The findings of a report released by the Health and Social Care Information Centre (HSCIC) reveal a promising downward trend regarding drug use among secondary school students in England. Tobacco, alcohol and drug use among students have been cut in half in the past ten years. Smoking rates have dropped from 9% to 3% and alcohol rates have dropped from 25% to 9%. Illicit drug use has fallen by 50% between 2003 and 2013. The growing concern that e-cigarettes might fuel the uptake of smoking in teenagers was not supported by the report.
- Smoking, Drinking and Drug Use Among Young People in England – 2013 – Health and Social Care Information Centre
The results of a survey conducted by the Chilean government closely mirror the trends seen in teen drug use in the Latin American region. The figures show that marijuana use is booming in Chile with a third of students having used it in the past. As marijuana use is on the rise, teenagers views of the drug are rapidly changing. The number of teens considering regular marijuana use harmful has more than halved in the past three years. Prescription drug abuse is also becoming more widespread and is already affecting a tenth of young people. Little has changed regarding alcohol consumption over the past few years (35% of teenagers reported drinking in 2013). The use of cocaine and coca paste has remained fairly stable at 3.6% and 2.3% respectively. At 7.2 % tobacco use is the only drug trending downwards since 2011.
This issue of The TEDS Report presents 2011 data comparing demographic and other characteristics of admissions across five age-of-initiation groups: those initiating at the age of 11 or younger; between 12 and 14; between 15 and 17; between 18 and 24; and 25 or older. In 2011, there were 678,432 substance abuse treatment admissions aged 18 to 30 that reported age of initiation for at least one substance of abuse.
The Attorney General's Office, in partnership with other agencies, will host the 3rd annual Prescription Drug Abuse Summit on September 10th at 8:30 a.m. at the Statehouse Convention Center. The goal of the summit is to help reduce the number of deaths and addiction caused by prescription drug misuse and abuse, by raising public awareness of the epidemic through partnerships with educational, medical, prevention and treatment entities. The summit will bring together and engage civic and community leaders, physicians, pharmacists, nurses, school resource officers, educators and law enforcement to work toward ending prescription drug abuse and misuse. Registration is available online.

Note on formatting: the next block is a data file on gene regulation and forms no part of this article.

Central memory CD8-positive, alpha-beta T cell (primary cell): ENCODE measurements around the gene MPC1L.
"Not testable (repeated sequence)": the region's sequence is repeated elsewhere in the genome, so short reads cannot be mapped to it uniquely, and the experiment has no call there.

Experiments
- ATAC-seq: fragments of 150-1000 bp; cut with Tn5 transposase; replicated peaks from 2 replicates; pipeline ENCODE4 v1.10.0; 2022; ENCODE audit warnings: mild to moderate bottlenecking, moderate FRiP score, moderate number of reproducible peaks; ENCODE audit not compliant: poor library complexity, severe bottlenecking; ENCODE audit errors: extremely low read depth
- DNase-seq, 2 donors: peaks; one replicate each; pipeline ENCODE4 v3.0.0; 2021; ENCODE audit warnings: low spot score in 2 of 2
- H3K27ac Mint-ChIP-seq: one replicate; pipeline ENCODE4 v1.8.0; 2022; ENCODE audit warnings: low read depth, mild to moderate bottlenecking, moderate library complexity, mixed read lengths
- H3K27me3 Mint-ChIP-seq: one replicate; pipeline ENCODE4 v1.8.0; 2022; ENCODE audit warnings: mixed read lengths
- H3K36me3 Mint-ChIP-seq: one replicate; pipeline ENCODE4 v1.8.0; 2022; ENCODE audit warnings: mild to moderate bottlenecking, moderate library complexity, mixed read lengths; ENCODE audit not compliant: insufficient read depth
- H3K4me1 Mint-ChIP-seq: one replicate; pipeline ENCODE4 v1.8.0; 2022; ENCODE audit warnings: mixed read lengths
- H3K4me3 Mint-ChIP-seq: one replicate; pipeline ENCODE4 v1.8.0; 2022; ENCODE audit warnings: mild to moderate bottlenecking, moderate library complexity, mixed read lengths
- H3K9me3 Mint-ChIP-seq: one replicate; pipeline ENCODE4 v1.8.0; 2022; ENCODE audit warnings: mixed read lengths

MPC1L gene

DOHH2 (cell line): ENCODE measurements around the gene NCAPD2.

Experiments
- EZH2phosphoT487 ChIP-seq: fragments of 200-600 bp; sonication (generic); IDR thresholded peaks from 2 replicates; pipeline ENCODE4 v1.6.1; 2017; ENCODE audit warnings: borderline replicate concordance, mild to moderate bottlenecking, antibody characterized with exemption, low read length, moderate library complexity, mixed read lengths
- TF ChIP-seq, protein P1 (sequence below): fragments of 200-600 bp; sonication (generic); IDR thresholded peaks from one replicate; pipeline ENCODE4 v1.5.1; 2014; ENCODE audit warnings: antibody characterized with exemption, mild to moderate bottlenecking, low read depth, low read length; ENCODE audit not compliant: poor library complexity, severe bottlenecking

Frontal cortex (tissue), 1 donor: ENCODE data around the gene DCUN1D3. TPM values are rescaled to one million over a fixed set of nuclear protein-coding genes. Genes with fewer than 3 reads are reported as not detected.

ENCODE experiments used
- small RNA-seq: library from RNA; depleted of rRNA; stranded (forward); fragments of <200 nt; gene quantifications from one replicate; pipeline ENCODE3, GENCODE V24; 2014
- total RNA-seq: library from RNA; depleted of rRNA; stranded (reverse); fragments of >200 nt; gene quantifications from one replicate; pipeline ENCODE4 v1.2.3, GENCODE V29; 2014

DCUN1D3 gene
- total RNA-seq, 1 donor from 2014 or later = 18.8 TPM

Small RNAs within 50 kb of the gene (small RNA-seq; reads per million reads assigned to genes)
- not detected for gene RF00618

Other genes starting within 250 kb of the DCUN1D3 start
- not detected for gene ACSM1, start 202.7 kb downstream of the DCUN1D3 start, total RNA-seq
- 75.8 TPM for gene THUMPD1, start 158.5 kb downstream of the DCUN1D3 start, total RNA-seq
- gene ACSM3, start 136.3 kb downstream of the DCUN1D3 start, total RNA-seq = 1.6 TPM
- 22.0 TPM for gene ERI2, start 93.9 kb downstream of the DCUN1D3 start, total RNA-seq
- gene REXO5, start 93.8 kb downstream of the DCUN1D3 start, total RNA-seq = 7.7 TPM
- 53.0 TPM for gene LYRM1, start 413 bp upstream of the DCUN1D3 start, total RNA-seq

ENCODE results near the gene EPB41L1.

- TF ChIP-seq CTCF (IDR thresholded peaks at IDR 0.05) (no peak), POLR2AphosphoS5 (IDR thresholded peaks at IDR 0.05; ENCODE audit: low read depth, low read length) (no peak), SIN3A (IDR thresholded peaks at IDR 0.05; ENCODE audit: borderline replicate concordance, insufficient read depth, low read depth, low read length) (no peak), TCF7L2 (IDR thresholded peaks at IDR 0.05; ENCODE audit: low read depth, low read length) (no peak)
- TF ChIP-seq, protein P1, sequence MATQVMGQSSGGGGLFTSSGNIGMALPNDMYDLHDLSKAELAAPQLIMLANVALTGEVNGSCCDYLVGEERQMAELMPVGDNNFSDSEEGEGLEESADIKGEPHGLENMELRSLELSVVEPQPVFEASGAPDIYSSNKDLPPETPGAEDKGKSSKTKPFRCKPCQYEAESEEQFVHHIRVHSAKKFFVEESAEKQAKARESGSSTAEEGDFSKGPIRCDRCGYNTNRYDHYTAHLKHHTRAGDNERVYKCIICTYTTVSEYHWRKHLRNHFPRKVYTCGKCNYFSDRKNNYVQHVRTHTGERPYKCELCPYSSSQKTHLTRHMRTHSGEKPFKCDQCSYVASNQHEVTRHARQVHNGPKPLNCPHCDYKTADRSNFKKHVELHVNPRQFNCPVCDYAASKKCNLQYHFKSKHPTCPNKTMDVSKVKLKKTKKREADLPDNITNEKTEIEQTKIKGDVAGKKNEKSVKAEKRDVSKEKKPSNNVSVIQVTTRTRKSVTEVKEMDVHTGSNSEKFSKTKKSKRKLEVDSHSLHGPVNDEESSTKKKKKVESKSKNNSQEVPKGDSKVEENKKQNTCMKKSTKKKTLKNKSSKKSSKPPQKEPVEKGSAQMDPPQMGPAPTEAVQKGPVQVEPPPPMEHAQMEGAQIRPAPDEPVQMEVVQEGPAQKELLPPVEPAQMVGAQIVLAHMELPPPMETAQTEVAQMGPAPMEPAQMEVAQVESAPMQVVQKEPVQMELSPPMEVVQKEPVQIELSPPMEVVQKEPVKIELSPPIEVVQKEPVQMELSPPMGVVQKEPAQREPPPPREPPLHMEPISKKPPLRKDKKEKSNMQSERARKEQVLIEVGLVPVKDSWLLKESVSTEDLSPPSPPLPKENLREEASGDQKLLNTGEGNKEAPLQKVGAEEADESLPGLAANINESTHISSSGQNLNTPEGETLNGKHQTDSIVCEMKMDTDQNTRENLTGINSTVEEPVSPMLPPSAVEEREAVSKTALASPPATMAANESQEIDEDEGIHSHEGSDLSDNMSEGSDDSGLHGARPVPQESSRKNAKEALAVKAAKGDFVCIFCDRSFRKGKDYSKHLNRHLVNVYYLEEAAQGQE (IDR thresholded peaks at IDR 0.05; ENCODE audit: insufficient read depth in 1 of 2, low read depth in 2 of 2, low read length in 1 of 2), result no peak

Experiential learning labs for social workers, social practitioners working on addiction, researchers and NGOs interested in getting to know the rehabilitation and social reinsertion model of the biggest community in Europe. San Patrignano welcomes NGOs, government delegates, academia, social workers, students, professionals and individuals interested in deepening their knowledge on drug rehabilitation and social integration, studying our model and educative approach. The workshop has been developed to response to the large request of visits and internships in San Patrignano, to share our expertise and offer a unique experience of community.
San Patrignano, the world’s largest residential treatment centre, has been working for the last thirty years for the full recovery of those suffering from drug addiction. Offering a programme of rehabilitation, skills training and full social reintegration completely free of charge, the community has given a new chance to more than 20,000 young people, with an independently verified drug free success rate of over 70%. Currently San Patrignano is home to roughly 1300 residents, the average age of which is dropping year by year.